Brexit Update: What Happened So Far

The last year of the old decade brought so many twists and turns on the subject of Brexit that one could easily lose track. Hence, our first blogpost of the new decade will shed some light on the current Brexit situation and the next steps currently planned by British and European politicians. As always, we will focus in particular on the effects on the financial market.

Current Situation: What Will Happen Now?

Since the British Parliament approved Johnson´s Brexit deal in December 2019, the UK will leave on 31 January 2020. An 11-month transition phase will then come into force: the UK will remain in the EU single market and the customs union until the end of 2020. During this period everything will remain mostly the same for the time being.

During the transition period, the EU and the UK will have to reorganise their relations with each other, with future economic relations as well as security and defence cooperation being key issues. First of all, a comprehensive Free Trade Agreement is to be concluded, which can above all prevent customs duties at the borders. But other economic areas, such as the financial market in particular, must also be regulated, either as part of the Free Trade Agreement (which would be unusual from a legal perspective) or through a separate agreement.

11 months are a short time and one may have doubts as to whether this time will be sufficient. The European Commission is already considering equivalence assessments for the financial market. However, there will be not ONE equivalent decision (see here) for an earlier analysis of the equivalence principle of the EU). There are currently around 40 equivalence areas which need to be assessed in each case. Most equivalence decisions provide for prudential benefits, some provide for burden reduction and some can lead to market access. There will also have to be close cooperation between the UK and EU financial supervisory authorities. During the assessment process the EU will look at UK legislation and supervision and will take a risk-based approach – as for all other third countries. This means that the higher the possible impact on the EU market, the more granular will the assessment be conducted. In case the UK will stick with the current EU regulation, this will be an easier task. But as soon as the UK will break new ground to make the UK financial market more attractive the impact on the equivalent status will need to be considered.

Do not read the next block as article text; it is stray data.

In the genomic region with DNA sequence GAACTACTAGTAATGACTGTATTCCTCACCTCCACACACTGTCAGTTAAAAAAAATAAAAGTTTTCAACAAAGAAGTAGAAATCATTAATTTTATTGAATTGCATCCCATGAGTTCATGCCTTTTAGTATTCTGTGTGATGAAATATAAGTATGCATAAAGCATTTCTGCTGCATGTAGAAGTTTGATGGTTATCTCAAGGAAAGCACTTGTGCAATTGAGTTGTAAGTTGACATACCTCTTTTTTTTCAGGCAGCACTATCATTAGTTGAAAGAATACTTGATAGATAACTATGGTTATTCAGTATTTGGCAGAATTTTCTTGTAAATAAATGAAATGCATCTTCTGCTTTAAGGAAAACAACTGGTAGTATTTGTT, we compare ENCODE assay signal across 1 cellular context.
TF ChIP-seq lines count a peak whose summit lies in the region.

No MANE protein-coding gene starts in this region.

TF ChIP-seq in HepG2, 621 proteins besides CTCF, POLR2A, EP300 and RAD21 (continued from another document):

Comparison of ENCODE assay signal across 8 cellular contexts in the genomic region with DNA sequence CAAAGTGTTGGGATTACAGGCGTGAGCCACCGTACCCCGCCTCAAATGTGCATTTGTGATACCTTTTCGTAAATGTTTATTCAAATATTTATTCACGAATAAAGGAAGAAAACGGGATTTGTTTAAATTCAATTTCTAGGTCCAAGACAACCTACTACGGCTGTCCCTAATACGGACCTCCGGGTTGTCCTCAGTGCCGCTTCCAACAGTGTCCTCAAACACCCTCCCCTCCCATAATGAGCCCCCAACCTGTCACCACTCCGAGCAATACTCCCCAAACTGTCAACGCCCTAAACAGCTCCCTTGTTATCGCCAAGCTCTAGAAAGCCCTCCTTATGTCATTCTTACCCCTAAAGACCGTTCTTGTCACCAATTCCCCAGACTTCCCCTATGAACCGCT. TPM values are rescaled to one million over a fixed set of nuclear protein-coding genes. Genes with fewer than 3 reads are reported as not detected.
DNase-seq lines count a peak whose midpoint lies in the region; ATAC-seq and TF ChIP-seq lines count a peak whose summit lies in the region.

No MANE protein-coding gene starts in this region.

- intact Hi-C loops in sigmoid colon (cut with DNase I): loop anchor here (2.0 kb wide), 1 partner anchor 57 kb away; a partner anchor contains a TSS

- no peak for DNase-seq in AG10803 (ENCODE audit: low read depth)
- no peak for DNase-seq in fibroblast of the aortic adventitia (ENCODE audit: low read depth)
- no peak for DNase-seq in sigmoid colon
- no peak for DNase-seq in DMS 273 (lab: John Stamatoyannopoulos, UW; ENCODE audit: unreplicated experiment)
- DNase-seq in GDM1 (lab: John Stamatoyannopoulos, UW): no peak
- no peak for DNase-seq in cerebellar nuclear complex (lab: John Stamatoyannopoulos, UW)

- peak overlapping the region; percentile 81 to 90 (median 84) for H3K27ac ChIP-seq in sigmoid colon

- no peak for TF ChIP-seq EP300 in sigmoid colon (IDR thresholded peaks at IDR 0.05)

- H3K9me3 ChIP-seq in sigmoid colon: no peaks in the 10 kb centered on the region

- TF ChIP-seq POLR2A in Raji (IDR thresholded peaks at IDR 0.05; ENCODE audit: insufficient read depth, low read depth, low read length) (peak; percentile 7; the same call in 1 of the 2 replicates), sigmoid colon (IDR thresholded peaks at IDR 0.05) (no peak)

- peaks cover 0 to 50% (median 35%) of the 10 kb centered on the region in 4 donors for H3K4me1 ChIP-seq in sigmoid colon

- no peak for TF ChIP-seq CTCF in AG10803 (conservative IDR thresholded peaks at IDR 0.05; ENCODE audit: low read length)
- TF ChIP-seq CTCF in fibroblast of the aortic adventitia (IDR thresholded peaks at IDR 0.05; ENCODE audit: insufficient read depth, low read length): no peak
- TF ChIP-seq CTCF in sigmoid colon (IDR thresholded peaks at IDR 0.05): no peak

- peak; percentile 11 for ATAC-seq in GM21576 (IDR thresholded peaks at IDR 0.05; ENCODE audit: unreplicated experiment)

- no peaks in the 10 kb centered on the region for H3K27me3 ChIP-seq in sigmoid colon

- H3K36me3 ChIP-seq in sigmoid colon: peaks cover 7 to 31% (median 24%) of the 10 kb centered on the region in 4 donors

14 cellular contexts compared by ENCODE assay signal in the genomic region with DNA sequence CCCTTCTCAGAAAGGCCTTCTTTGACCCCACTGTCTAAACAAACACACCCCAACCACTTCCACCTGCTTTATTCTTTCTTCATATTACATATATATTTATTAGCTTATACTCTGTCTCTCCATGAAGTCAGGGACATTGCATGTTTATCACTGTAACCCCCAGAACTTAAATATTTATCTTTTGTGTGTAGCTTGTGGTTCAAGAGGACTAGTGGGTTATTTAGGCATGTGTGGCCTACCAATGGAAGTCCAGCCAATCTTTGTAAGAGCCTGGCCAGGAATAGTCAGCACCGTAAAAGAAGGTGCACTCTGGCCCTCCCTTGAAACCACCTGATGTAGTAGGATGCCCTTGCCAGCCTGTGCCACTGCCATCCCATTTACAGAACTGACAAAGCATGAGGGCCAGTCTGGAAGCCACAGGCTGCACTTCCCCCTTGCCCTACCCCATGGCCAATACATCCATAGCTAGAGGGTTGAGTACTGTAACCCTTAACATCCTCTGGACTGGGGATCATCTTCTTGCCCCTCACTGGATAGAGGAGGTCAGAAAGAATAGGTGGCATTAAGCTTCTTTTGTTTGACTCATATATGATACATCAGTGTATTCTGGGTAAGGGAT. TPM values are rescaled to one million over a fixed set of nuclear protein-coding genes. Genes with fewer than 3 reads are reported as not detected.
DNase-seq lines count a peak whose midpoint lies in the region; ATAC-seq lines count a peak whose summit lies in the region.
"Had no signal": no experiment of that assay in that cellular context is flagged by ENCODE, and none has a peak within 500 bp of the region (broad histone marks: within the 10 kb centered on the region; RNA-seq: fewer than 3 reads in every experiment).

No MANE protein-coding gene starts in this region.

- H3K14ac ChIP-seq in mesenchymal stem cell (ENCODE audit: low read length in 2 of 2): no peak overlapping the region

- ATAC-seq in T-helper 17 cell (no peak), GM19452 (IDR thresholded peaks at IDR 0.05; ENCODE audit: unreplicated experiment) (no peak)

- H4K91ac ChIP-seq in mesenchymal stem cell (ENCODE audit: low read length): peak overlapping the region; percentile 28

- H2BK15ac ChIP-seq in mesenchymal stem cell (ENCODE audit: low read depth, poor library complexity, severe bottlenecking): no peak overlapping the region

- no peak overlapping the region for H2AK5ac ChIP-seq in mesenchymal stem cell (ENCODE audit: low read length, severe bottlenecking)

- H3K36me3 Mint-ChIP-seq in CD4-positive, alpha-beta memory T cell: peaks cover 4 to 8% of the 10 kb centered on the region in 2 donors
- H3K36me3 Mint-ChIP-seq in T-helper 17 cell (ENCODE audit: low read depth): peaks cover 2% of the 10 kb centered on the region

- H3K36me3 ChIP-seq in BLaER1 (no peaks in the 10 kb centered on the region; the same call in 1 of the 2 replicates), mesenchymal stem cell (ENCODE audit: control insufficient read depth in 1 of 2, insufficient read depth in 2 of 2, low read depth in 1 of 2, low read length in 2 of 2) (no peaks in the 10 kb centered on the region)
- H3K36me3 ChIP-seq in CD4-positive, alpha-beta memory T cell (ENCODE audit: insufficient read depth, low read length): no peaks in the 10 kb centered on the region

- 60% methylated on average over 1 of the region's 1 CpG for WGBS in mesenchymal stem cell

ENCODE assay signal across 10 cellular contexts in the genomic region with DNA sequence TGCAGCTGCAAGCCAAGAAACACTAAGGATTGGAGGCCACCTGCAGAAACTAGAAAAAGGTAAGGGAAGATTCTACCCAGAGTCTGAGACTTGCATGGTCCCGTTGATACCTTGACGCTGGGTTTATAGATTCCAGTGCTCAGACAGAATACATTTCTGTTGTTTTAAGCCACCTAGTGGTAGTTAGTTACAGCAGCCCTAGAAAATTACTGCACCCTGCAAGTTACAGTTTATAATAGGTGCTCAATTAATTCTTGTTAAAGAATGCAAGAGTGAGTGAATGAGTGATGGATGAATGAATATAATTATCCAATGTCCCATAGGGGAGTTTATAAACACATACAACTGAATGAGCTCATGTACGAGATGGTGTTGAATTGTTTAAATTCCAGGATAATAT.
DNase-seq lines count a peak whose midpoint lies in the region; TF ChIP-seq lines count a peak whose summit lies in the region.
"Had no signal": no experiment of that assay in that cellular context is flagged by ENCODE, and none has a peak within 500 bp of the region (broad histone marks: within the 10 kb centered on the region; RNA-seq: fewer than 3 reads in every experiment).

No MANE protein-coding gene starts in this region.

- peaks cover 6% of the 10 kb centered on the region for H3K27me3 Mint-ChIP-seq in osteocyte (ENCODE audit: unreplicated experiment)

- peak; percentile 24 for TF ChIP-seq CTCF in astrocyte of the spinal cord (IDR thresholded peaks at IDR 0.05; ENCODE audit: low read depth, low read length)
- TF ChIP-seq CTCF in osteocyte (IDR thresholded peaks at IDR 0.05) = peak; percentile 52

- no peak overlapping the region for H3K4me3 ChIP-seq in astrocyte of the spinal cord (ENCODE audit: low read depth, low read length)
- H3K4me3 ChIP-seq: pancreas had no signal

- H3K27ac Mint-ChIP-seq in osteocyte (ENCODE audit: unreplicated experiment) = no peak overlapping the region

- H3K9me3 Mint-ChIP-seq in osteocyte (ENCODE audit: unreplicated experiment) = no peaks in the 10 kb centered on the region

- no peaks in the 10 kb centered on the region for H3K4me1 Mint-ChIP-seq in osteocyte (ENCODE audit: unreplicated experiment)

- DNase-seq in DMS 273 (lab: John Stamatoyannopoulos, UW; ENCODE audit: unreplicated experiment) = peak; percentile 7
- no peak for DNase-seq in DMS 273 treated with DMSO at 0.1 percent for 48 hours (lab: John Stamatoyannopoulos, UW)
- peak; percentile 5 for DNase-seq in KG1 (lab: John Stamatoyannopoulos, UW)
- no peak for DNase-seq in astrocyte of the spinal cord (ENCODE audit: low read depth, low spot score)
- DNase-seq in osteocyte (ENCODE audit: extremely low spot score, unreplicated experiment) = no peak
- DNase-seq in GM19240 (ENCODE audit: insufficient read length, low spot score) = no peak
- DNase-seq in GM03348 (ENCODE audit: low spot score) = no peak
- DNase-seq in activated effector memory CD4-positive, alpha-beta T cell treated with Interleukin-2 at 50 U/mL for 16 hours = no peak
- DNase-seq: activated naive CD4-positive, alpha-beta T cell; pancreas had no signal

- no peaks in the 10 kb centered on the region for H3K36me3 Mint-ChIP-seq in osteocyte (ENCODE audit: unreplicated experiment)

It can be assumed that the German Federal Financial Supervisory Authority (Bundesanstalt für Finanzdiensteistungsaufsicht – BaFin) and the other European financial supervisory authorities will monitor the negotiations regarding a financial market agreement very closely during the transition phase and will adapt and communicate their intentions for action accordingly.

To Be Continued

Although a hard Brexit has been avoided, there will still be uncertainties about future relations between the EU and the UK. Financial market participants should follow the negotiations between the EU and the UK closely and not rely on the fact that a financial market agreement can be concluded successfully in the short transition period.

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